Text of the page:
Saturday, January 22, 2011
By “we,” I mean us. Literally, you and me, as opposed to Congress which could order the pay off, or the Department of the Treasury which could just do it. More on this distinction in a moment.
You know how your relationship with a person, a friend or relative, changes when you let them do you a favor? Especially if you borrow money from that person? It does, doesn’t it. You lose leverage. You know it, and the other person knows it. It may, in fact, be why the other person offered or agreed to do you that favor in the first place, to change your public, if not private, attitude toward his or her behavior. It used to be okay for you to be openly critical of that creep in your department, until he covered your ass with your supervisor when you blew that assignment.
Pretty much the same is true for our relationship with China. As of July 2010, we, the United States, owed China an estimated $846.7 billion dollars, just over 20% of all the US Treasury securities held by foreign entities. Japan is a close second, holding an estimated $821.0 billion of those obligations, but we’re friends with Japan, a democratic capitalist state. Not so much with China.
Given our Government’s reluctance and inability to control spending and reduce our national debt, it’s a good bet that our debt to China will continue to grow, and our leverage – political, military and, most importantly, economic – will continue to decline. These two – increasing debt to an adversary and decreasing power to influence that opponent – are hardly unrelated. They are cause and effect, and don’t think China and the rest of the world don’t know it.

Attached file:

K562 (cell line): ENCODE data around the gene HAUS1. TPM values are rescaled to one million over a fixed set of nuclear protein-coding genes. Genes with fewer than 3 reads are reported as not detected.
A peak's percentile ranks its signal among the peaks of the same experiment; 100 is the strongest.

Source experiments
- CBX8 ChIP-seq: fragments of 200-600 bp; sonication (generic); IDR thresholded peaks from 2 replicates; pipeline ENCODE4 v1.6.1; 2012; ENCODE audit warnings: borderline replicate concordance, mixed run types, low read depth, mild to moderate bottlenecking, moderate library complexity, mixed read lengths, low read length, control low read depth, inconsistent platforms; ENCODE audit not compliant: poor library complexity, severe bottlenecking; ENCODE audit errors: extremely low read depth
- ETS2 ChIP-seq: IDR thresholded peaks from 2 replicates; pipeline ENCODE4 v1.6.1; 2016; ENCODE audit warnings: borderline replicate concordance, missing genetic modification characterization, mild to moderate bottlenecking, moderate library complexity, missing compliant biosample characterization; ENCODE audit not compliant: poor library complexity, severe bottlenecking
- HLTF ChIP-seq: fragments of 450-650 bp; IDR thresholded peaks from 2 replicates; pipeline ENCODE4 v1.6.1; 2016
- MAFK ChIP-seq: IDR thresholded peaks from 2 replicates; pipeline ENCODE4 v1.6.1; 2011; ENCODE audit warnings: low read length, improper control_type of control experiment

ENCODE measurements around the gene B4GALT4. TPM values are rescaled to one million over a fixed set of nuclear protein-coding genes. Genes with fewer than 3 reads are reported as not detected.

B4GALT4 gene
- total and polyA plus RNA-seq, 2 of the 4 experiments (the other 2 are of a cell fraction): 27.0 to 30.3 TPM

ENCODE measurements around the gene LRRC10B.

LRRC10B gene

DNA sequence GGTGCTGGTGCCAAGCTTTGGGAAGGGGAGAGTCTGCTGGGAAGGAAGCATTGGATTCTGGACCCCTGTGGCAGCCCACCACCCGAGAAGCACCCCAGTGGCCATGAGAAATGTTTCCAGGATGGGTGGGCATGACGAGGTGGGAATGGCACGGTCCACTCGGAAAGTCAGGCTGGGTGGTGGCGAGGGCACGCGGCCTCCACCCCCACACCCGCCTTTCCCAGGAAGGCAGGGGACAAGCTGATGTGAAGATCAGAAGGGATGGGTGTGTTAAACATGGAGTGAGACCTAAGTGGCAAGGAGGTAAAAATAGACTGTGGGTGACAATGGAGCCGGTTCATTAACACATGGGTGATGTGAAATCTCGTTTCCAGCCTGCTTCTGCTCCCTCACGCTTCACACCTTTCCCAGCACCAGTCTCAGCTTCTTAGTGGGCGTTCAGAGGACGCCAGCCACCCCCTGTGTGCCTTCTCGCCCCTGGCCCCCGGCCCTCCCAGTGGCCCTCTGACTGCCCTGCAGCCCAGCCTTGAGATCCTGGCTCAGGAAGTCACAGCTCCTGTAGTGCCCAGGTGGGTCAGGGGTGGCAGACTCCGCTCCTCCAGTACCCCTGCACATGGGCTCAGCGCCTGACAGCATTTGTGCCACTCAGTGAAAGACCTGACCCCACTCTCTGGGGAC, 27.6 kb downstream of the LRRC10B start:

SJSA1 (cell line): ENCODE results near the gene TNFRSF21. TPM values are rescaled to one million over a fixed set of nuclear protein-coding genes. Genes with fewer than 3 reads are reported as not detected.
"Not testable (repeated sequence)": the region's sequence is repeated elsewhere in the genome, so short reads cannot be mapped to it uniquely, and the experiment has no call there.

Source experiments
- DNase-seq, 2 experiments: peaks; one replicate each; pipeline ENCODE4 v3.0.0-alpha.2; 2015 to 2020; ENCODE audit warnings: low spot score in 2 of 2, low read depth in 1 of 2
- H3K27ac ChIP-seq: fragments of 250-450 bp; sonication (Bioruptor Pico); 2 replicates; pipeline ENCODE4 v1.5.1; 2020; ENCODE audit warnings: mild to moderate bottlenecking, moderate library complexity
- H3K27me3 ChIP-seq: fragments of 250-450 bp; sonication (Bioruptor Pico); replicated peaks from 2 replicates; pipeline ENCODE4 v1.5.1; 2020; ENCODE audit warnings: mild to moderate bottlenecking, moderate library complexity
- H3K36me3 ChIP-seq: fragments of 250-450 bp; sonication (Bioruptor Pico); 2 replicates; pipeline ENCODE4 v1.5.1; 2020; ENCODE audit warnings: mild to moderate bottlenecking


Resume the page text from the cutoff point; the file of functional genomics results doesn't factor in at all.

Is there anybody reading this who seriously believes that our relationship with China, and with other nations who are watching, has not been adversely affected by our dependence upon China to bankroll our national debt? Anybody? I didn’t think so.
So what do we do about it? As someone who believes that our government is pretty much lost in space, I think it’s time “We, the People” took a more active role in running our foreign policy. I think we should pay China off, now. Here’s how.
We owe China approximately $846,700,000,000. (It’s more impressive when you write it out.) According to the 2010 Census, we have 308,745,538 people. The simple, but not simple-minded math of all this is that paying off China will mean each of us putting up an average of $2,742, round numbers. No, it’s not chump change, particularly on a household basis. Presumably, higher income persons and families will pay more than this average, lower income families less.
And where will we all get this money? I suggest that we borrow it from our wildly profitable banking institutions which will cooperate with very low interest, long-term loans – or maybe we should take our banking elsewhere. Congress, for its part, can and must cooperate, if they want to get re-elected, by making the interest we pay tax deductible and agreeing not to borrow any more from China, or any other adversary state.
Radical idea? Sure, but then sometimes we need to be creative to solve problems which are way, way out of control.
We’ll not only save the roughly $40.26 billion in annual interest we’re currently paying them, which is an amazing $110.3 million dollars a day, we also get our national pride back and, with it, the leverage and resolve we need to do whatever’s best for this country. If that means being critical of a creep on the other side of the planet, so be it. If nothing else, it’s better that our government owe the $846.7 billion to the American people, than to a world competitor with whom we have fundamental political and social differences.